Lovers of the short story are mourning the death today of Mavis Gallant, one of the finest perfectionists of that delicate art form. I post in her honor the following comments on her 1996 book, The Collected Stories of Mavis Gallant.
Mavis Gallant began her life-long association with The New Yorker in 1950 rather insecurely. As she tells the story, she procured the services of an agent in America because she knew she was going to be traveling around in Europe and sent him several stories, all of which he said he was unable to place. It was only when she was destitute in Madrid in 1952 that she happened to see a copy of The New Yorker with one of her stories in it. She contacted the magazine and found out that her agent did sell the stories to The New Yorker and other magazines, giving out a fictitious address for her in Europe, and kept the money. Gallant has said that the feeling of dismay she experienced when she believed every story she sent was a dead failure never really left her. Editor William Maxwell signed Gallant to a “first refusal” contract, and she subsequently published well over a hundred stories in The New Yorker, about half of which were published in The Collected Stories of Mavis Gallant in 1996.
In the Preface to her Collected Stories, Mavis Gallant insists, quite rightly, that short stories are not chapters of novels and should not be read one after another as if they were meant to follow along. Although a number of her stories focus on the same characters as they develop over time and therefore could be read together as if they were chapters in a novel, it would indeed be exhausting to read a great many of Gallant's stories one after another; even though the plots and characters change, they change only slightly, and the rhythm of the prose is fairly consistent throughout this volume.
An example can be seen in two stories that focus on the same characters, "Speck's Idea" and "Overhead in a Balloon." The first focuses on Sandor Speck, who runs an art gallery in Paris. As are most art fanciers in Gallant's stories, Speck is more interested in artistic reputations than in artist merit. The plot concerns his ineffectual efforts to revive interest in a forgotten artist so that he can profit by a renewed interest in his gallery. However, in this comic satiric story that reads much like minor Henry James, Speck, after much wrangling with the artist's widow for a number of his canvases, fails to bring off his artistic/commercial coup.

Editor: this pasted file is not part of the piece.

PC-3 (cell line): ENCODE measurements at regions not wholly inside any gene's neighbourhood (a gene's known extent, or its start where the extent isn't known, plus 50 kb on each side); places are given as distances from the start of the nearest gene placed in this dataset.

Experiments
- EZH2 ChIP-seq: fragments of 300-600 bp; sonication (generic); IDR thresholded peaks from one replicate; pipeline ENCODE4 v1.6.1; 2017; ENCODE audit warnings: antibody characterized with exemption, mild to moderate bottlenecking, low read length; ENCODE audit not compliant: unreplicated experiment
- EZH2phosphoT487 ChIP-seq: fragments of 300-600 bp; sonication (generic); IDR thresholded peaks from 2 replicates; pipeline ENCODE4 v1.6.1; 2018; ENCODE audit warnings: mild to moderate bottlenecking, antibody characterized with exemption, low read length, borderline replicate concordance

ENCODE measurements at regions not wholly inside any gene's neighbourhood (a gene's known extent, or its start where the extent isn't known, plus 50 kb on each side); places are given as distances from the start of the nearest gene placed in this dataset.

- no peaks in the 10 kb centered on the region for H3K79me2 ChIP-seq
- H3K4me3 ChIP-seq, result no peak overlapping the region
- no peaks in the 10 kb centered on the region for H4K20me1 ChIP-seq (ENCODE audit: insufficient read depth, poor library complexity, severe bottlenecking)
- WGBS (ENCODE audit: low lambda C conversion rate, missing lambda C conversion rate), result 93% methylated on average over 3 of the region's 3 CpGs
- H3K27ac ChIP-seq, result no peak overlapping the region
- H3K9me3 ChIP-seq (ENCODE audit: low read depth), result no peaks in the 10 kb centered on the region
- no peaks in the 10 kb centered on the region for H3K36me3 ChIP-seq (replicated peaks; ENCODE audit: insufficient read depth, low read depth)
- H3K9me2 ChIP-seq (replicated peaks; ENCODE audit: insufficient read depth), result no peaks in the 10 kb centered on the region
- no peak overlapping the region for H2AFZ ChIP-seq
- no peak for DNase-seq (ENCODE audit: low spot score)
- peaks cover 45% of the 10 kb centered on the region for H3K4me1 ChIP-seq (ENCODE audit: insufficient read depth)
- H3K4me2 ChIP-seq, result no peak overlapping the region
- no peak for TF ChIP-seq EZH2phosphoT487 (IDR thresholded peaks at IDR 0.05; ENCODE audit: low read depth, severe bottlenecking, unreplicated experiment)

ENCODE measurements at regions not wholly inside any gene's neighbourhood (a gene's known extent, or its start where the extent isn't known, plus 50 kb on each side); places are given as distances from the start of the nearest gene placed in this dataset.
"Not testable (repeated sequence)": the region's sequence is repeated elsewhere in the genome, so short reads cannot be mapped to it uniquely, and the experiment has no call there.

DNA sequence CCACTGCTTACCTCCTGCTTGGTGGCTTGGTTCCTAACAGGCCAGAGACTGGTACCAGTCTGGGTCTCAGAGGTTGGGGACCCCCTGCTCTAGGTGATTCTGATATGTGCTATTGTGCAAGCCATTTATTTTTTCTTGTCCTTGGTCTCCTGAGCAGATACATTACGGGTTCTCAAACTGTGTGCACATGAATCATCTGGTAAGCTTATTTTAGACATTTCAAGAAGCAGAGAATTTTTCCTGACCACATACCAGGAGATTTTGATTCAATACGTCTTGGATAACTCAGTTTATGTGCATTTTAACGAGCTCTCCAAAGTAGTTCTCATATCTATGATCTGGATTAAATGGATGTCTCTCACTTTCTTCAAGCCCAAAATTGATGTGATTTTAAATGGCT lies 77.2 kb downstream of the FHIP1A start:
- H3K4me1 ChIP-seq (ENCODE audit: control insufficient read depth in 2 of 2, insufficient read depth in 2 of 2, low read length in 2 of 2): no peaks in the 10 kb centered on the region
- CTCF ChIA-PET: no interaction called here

"Overhead in a Balloon," the title story of one of Gallant's collections, centers on Speck's assistant Walter. Speck never appears in the story but is unflatteringly referred to throughout by Walter as "trout face"; the character Walter is so similar to Speck that with a name change they would be relatively indistinguishable. Like his boss, Walter is also made the ineffectual victim of an artist who, like Walter and Speck, is more concerned with the practical matters of establishing reputation than he is interested in the integrity of art.
Four interrelated stories focus on Henri Grippes, a Parisian novelist, diarist, and critic, who, like Speck and Walter, lives on the fringes of the artistic life, and who focuses his attention on making a name for himself by capitalizing on the rising and falling stock of various literary and artistic fashions. In "A Painful Affair," Grippes is passed over to speak at the commemoration ceremony for a wealthy patron of the arts by a man that Grippes feels is only a minor critic and thinker.
"A Flying Start" moves back in time to the story of how the lesser critic courted the favor of the benefactress and thus edged Grippes out of his moment of fame. The theme of changing fashions of what constitutes art and therefore what establishes fame is emphasized throughout the story by a sort of running gag about a planned dictionary of literary biography that over the years is constantly altered because of changes in literary taste and thus is never produced. In "Grippes and Poche" Grippes fights a continual battle with a tax auditor who, because he is an admirer, saves Grippes from financial harm; finally in "In Plain Sight" Grippes, grown old and crotchety, ironically complains about the increasing commercialization of the arty area of Paris where he has lived for so many years. These stories reflect a representative side of Gallant's work--her skill at creating comic satire about the artistic life--which partially explains why she is often referred to as a writer's writer.